By Tomoko Takahashi
New Perspectives from Around the Globe
Every single thing you encounter in your life may well affect your ‘View of the World’, and one step into the KOMCEE 21 Lecture Hall on Monday 2nd period will bring you a new perspective with a diversity of ‘World Histories’ around the globe. “Sekaishi no Sekaishi” (‘the World History of “World History”’) is held as a ‘Gakujutsu Fukan’ course, where several professors take turns giving lectures in an attempt to show us the overall picture of a theme. This course is hosted by Professor Masashi Haneda (Previous Director of Institute for Advanced Studies on Asia, an institute of the University of Tokyo), and his ultimate goal is to ponder over how ‘World History’ can contribute toward having people respect, share and hopefully transcend different ‘Views of the World’, thus making it easier to work together on increasingly globalizing issues.
The primary target audience is freshmen and sophomores on Komaba Campus, a lot of whom had just experienced studying ‘Sekaishi’ (usually translated as ‘World History’), a typical examination subject for high school students in Japan. Studying ‘Sekaishi’ for examinations means no matter how many views there may be we have to learn and memorize the details on the textbooks authorized by the Ministry of Education. But come to think of it, do high school students all over the world learn this so-called ‘World History’? The answer is no, and even the word ‘World History’ has various meanings.
So far in this course, Professor Haneda has given us three profound questions; what is ‘World History’, who writes ‘World History’, and why do we learn ‘World History’? This leads us to another big question－what value do we see in ‘History’ itself? The way one lives is something deeply related to the way one sees the world, which is clearly reflected on the way one regards ‘World History’. Associate Professor Ryuto Shimada from the Faculty of Letters says some people regard ‘World History’ as a tool through which we find ‘truth’, while others suggest it teaches us a lesson from the past－just as the proverb goes: “History has a strange way of repeating itself.” While thinking how ‘World History’ could be understood in our rapidly changing times, what we can say for sure is that there are countless opinions.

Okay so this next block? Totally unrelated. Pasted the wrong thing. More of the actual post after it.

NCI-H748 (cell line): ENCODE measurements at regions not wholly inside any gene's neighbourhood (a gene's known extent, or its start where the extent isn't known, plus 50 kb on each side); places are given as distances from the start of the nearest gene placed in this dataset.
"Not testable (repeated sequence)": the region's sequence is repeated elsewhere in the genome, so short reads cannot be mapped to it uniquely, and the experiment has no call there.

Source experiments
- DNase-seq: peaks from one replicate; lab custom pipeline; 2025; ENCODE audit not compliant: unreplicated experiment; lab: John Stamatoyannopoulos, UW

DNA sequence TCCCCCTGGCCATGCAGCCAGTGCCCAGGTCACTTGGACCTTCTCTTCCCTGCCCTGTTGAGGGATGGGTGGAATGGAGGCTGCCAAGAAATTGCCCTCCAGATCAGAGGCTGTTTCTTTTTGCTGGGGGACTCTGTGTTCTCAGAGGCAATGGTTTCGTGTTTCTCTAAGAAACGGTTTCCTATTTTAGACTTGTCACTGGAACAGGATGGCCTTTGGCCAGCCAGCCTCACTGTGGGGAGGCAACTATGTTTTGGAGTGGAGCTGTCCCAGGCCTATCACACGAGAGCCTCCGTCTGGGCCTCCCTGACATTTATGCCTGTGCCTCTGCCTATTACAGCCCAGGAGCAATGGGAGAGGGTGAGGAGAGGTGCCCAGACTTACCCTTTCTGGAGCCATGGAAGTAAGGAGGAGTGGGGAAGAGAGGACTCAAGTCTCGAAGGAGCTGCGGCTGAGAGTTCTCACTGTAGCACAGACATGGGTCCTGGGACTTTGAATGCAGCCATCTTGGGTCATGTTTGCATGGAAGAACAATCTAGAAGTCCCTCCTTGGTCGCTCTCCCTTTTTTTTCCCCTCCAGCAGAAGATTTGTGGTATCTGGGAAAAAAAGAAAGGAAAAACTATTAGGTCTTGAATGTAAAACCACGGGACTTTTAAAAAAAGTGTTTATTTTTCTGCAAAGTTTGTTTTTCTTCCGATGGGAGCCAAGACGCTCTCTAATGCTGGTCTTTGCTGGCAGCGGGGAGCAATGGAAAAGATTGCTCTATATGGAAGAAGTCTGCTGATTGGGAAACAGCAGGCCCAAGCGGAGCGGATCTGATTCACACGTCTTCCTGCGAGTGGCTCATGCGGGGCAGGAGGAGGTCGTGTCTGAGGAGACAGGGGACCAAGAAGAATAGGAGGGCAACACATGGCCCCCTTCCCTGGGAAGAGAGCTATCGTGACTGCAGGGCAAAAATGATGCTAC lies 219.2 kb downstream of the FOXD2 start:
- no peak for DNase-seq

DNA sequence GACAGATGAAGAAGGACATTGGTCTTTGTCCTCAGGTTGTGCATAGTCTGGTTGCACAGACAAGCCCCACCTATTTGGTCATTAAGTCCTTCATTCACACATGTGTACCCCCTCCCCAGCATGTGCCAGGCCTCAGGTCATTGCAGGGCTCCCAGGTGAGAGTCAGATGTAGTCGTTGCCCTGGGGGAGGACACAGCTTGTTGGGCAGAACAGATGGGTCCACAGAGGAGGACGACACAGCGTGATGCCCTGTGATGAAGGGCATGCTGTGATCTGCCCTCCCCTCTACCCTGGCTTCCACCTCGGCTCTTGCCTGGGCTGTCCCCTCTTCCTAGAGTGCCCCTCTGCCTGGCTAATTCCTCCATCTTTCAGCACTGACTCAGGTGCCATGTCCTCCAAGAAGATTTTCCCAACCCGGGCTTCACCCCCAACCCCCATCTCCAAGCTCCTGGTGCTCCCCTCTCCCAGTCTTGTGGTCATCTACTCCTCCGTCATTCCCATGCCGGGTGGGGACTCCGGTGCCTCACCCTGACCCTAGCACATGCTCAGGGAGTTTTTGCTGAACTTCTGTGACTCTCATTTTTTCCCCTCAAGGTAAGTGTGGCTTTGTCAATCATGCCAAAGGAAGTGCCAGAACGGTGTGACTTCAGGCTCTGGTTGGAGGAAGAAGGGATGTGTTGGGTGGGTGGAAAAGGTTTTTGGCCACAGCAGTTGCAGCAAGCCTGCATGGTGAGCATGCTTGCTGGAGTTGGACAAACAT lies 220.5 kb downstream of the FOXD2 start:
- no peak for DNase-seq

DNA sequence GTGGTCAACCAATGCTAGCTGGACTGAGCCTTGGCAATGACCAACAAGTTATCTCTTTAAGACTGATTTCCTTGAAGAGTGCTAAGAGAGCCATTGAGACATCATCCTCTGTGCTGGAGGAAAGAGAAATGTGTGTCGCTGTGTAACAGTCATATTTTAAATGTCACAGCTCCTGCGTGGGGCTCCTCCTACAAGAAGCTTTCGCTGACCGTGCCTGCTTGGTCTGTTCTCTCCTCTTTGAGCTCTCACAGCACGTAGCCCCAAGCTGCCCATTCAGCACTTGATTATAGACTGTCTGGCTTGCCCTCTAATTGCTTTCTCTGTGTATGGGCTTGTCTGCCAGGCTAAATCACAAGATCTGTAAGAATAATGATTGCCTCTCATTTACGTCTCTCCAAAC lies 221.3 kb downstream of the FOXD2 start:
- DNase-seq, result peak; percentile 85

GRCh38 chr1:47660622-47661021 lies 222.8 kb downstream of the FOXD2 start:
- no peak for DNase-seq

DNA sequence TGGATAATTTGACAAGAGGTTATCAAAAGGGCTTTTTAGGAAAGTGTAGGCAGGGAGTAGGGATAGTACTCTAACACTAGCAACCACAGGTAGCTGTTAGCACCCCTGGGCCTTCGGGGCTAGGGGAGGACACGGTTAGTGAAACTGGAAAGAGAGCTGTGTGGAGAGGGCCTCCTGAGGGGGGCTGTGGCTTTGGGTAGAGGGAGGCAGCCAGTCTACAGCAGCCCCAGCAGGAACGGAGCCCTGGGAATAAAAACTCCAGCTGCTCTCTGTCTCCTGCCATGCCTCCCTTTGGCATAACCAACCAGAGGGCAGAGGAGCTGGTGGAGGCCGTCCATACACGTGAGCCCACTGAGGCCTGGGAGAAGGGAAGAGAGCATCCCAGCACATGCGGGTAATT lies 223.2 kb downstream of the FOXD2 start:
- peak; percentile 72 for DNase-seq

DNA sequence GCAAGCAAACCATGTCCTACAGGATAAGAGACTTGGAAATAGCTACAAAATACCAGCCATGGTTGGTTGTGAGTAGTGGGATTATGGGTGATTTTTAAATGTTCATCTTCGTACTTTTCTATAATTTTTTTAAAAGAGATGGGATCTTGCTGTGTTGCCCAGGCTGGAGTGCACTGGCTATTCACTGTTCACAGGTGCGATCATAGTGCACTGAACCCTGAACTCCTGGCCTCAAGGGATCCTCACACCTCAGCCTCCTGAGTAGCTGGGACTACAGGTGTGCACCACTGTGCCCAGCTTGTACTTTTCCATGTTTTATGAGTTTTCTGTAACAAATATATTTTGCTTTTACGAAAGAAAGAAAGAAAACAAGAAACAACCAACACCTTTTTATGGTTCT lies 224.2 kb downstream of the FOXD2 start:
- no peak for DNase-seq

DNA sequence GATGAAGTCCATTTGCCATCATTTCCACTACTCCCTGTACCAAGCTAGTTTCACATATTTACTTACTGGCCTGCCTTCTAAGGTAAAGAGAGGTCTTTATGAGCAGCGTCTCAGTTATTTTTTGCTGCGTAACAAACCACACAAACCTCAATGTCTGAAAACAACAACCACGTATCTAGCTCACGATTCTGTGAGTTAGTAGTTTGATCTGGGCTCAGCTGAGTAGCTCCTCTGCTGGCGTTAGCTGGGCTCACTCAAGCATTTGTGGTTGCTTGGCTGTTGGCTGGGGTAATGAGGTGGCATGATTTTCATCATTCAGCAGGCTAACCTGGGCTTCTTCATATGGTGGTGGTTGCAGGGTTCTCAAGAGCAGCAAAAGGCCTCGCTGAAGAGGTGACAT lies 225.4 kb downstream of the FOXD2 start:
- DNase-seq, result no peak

Professor Haneda suggests that we can share ‘Views of the World’ when we “face other people one by one”, trying to establish a relationship of mutual trust with every single person. Komaba Campus has welcomed many foreign students this fall, opening its door wide to greet new perspectives. This is the time when we can try to “face people with different backgrounds one by one”. Let’s not just stick to the same perspective－something you have always taken for granted will suddenly change into an exception, and something unusual into a norm. It is always good to see things yourself, and is often the case that your views may be overturned in the most unexpected moment.
*Course website URL : http://www.gfk.c.u-tokyo.ac.jp/inSession/inSessionTop.html